• Food sensitivities make a substantial contribution to ADHD symptoms in children.
  • Don’t waste your money on the IgG tests (They have been controversial for some time).
  • The best way to see if foods trigger your child’s ADHD symptoms is to put them on an elimination diet, and if they show an improvement on the elimination diet, add the restricted foods back one or two at a time so you can identify the ones that should be avoided in the future.

Some of you might be saying that sounds difficult (it is), so why bother?

  • The answer is that 11% of school age children in this country are diagnosed with ADD or ADHD – and almost all of them are treated with drugs that can have serious side effects.
  • Using an elimination diet to find out whether your child’s ADHD is triggered by food sensitivities and then changing their diet has absolutely no side effects!

Some of you might be asking, “Are there any easier drug-free approaches that one could try, or is there any natural approach that might work for the 22% of children who don’t respond to the elimination diet?”

The answer to both questions is yes.

  • Simply eliminating food additives, junk foods and/or sugary foods from the diet helps reduce ADHD symptoms in many children.
  • You also shouldn’t neglect the role that supplementation can play in laying a strong nutritional foundation for your child. I recommend a good children’s multivitamin to make sure that they are getting the nutrients they need, a protein supplement to help prevent blood sugar swings, a good omega-3 (preferably DHA) supplement to support brain health and a supplemental source of friendly bacteria to promote gut health.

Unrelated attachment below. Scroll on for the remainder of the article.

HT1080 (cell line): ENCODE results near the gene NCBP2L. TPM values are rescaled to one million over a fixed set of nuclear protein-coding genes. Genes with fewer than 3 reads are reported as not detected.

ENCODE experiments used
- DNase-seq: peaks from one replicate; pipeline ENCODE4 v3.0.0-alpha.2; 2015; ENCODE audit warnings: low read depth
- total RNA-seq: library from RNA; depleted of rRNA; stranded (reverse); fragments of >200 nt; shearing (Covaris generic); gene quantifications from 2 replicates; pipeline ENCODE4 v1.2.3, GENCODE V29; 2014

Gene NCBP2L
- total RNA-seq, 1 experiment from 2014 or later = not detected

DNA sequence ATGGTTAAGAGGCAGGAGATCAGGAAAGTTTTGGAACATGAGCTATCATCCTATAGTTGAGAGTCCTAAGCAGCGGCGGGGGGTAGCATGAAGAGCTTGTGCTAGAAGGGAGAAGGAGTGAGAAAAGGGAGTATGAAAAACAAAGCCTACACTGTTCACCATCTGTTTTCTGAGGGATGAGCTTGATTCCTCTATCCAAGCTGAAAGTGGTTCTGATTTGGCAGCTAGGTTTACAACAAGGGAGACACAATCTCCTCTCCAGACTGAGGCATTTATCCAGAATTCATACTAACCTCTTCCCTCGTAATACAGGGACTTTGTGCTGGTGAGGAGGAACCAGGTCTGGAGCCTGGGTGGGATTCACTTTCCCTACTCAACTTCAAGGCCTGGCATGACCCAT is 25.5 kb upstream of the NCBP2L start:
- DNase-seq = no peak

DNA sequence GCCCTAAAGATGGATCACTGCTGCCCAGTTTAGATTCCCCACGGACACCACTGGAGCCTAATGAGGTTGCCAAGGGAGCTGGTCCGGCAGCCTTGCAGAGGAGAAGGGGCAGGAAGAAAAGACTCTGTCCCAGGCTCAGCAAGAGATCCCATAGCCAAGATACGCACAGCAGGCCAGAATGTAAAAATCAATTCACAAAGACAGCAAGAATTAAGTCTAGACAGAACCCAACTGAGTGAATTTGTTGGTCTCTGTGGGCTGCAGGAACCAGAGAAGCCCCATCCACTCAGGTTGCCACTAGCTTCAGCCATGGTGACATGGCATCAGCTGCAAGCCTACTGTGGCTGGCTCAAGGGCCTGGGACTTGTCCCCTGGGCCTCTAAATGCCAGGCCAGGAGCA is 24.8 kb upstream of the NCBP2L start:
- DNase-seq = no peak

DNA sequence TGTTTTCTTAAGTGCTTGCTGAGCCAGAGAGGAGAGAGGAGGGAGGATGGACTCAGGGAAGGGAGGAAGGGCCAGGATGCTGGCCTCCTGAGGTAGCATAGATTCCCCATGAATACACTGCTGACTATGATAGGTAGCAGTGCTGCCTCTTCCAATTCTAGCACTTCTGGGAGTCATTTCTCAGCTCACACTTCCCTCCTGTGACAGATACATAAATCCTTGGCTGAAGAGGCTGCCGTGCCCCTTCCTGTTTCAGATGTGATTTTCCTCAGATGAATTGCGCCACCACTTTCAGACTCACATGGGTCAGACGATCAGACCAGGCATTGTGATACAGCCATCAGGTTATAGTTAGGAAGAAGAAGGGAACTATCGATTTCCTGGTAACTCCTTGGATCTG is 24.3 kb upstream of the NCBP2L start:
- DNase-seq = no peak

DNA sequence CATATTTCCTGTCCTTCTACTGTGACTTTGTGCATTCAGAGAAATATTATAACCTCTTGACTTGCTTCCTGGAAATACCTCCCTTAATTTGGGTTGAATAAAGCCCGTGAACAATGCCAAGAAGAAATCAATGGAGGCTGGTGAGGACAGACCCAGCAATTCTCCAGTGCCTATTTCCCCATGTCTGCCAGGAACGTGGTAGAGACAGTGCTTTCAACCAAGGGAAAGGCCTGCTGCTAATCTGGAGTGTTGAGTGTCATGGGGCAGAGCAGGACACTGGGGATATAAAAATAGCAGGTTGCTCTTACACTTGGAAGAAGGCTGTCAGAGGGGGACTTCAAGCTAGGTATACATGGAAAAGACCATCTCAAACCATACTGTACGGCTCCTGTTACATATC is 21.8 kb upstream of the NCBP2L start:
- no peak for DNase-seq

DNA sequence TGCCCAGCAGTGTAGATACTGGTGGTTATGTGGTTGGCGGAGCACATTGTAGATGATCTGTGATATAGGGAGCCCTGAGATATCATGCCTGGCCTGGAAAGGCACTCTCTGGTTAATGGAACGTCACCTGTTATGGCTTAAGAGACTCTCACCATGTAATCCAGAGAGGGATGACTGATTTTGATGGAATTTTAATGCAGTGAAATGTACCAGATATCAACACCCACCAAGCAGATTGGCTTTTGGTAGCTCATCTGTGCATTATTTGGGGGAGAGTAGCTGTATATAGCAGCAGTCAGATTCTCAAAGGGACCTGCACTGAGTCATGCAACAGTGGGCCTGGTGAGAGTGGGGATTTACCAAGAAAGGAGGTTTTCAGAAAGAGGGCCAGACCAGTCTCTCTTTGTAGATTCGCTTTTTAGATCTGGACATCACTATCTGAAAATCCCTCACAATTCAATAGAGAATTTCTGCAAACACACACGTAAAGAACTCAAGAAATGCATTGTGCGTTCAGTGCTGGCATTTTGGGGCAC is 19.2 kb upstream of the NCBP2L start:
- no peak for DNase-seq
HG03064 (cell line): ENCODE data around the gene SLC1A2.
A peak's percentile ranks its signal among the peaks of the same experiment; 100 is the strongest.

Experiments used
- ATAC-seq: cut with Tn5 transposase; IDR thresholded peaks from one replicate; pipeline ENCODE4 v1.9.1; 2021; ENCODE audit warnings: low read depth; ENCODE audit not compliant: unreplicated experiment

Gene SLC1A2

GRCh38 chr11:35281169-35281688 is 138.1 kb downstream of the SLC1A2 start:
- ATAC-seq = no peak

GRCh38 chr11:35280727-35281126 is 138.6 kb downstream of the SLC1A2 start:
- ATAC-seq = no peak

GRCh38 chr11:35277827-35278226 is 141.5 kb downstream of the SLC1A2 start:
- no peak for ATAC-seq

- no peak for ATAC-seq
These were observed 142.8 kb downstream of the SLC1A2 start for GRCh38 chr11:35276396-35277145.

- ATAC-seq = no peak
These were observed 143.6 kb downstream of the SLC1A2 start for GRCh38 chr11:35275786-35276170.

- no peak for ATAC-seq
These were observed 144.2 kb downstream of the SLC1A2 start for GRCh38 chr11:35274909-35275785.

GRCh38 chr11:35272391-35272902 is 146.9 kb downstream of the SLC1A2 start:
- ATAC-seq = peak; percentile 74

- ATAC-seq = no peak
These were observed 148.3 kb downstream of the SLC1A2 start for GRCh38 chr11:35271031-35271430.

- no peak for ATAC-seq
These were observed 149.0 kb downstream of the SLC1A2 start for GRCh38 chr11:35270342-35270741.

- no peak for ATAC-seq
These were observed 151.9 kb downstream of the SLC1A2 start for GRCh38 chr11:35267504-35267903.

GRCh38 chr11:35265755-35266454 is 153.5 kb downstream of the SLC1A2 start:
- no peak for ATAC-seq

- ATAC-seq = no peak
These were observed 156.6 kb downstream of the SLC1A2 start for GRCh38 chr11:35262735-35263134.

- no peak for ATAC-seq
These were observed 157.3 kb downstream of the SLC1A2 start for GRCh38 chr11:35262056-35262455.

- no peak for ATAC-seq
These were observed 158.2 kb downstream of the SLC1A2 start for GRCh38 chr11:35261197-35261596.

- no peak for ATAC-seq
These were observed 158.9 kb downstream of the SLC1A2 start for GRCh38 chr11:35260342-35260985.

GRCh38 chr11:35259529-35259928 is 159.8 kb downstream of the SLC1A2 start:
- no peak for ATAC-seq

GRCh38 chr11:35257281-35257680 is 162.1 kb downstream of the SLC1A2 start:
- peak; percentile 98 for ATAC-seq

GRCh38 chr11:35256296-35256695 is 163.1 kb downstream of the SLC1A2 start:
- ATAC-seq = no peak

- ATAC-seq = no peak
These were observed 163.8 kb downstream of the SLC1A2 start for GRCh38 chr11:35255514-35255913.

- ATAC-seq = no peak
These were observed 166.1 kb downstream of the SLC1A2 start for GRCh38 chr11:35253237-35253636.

But if all else fails I would recommend trying an elimination diet to identify problem foods and then eliminating those foods from your child’s diet before putting them on drugs.

 

These statements have not been evaluated by the Food and Drug Administration. This information is not intended to diagnose, treat, cure or prevent any disease.

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Comments (2)

  • Art Bikssonnette

    |

    Steve, I’ve lost your recent article on Lies Food Stores tell. May I have a copy. You are really doing so much to help us

    Reply

    • Dr. Steve Chaney

      |

      Dear Art,

      All of my “Health Tips” are archived. Just go to https://www.healthtipsfromtheprofessor.com and type the appropriate term into the search box. In this case either “lies” or “food label” should do it.

      Reply

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Latest Article

High Protein Diets and Weight Loss

Posted October 16, 2018 by Dr. Steve Chaney

Do High Protein Diets Reduce Fat And Preserve Muscle?